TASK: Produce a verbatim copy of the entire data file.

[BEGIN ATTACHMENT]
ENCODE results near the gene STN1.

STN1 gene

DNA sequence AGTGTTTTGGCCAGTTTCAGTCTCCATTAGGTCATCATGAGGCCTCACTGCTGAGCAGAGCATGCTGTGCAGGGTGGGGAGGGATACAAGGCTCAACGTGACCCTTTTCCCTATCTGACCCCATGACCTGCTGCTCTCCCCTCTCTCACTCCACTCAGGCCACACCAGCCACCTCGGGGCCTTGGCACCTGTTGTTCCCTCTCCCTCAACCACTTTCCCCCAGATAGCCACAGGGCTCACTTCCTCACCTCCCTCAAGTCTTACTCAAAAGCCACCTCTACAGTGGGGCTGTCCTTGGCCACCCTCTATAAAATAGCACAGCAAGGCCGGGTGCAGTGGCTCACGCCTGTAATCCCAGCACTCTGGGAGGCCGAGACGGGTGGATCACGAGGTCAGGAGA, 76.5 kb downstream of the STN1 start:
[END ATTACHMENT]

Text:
ENCODE results near the gene STN1.

STN1 gene

DNA sequence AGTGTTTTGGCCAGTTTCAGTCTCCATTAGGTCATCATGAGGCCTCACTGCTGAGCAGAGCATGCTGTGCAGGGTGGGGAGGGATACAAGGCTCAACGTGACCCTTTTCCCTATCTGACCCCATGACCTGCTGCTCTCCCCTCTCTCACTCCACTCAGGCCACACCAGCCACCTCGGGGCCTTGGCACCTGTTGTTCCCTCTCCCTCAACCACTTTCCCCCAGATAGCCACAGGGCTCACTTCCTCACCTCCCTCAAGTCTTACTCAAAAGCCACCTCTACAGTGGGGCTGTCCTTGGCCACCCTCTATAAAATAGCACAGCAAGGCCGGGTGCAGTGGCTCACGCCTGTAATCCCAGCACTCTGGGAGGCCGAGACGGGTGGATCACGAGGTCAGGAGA, 76.5 kb downstream of the STN1 start: